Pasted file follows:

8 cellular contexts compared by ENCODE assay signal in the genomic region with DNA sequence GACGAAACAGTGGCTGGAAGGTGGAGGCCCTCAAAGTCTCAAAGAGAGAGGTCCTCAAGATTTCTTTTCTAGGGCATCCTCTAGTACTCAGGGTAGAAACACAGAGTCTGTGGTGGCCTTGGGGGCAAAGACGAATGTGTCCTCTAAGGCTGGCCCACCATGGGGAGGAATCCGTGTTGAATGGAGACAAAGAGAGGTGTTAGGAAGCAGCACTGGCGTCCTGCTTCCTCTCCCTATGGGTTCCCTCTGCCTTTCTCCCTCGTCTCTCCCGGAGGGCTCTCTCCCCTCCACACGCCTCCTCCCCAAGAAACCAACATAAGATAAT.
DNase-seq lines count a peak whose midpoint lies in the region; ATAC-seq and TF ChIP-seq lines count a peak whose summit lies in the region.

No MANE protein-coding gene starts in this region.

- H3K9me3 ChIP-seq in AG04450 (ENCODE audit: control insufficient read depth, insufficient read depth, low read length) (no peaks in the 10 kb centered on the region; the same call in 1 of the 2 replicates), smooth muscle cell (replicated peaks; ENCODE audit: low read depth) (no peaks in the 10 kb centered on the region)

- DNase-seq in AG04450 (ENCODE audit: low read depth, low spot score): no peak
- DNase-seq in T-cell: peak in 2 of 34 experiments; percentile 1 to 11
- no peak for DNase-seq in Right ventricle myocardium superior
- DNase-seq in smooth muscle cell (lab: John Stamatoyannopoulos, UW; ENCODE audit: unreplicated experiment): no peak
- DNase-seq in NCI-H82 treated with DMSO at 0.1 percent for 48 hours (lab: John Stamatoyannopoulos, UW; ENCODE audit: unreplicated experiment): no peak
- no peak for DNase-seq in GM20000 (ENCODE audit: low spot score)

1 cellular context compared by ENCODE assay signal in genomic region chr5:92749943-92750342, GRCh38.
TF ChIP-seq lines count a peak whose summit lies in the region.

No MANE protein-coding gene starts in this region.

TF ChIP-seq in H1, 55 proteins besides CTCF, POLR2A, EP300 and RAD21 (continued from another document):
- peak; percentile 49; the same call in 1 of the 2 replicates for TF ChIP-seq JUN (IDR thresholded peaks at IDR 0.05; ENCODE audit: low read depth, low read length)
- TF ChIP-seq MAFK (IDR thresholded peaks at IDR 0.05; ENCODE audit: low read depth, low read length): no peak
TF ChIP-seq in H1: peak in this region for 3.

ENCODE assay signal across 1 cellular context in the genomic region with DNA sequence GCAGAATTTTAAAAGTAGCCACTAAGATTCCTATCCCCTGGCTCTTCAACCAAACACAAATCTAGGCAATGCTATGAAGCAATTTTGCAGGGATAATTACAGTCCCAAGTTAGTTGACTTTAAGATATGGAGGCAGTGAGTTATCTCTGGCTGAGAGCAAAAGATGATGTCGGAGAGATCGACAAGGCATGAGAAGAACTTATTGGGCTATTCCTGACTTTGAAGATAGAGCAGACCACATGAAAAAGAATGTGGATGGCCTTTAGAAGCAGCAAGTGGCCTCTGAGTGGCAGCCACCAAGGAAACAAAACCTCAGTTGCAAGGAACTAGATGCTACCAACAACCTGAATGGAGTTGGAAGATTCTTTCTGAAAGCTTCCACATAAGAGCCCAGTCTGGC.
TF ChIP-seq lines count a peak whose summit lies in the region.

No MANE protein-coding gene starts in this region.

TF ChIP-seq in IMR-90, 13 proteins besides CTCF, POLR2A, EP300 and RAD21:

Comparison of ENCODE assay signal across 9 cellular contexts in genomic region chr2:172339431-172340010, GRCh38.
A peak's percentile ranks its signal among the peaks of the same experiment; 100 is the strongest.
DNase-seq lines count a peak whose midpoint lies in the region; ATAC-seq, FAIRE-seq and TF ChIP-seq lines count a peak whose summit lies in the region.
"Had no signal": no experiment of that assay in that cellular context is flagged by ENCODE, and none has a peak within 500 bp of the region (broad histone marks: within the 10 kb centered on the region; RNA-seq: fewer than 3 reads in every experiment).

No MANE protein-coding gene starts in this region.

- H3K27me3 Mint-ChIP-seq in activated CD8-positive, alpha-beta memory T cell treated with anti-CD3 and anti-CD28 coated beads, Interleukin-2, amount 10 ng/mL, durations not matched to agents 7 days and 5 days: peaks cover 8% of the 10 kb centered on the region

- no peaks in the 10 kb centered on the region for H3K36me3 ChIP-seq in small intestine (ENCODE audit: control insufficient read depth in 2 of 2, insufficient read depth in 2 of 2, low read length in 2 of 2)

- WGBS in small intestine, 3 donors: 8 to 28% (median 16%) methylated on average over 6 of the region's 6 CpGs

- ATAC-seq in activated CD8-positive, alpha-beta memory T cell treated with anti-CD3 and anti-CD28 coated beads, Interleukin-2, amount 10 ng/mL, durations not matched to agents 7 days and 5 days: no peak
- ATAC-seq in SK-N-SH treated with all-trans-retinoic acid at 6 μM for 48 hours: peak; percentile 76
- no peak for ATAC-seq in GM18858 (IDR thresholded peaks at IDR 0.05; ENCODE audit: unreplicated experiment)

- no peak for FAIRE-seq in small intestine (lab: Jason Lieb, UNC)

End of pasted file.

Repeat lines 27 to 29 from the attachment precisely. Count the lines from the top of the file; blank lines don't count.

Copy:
- H3K27me3 Mint-ChIP-seq in activated CD8-positive, alpha-beta memory T cell treated with anti-CD3 and anti-CD28 coated beads, Interleukin-2, amount 10 ng/mL, durations not matched to agents 7 days and 5 days: peaks cover 8% of the 10 kb centered on the region

- no peaks in the 10 kb centered on the region for H3K36me3 ChIP-seq in small intestine (ENCODE audit: control insufficient read depth in 2 of 2, insufficient read depth in 2 of 2, low read length in 2 of 2)

- WGBS in small intestine, 3 donors: 8 to 28% (median 16%) methylated on average over 6 of the region's 6 CpGs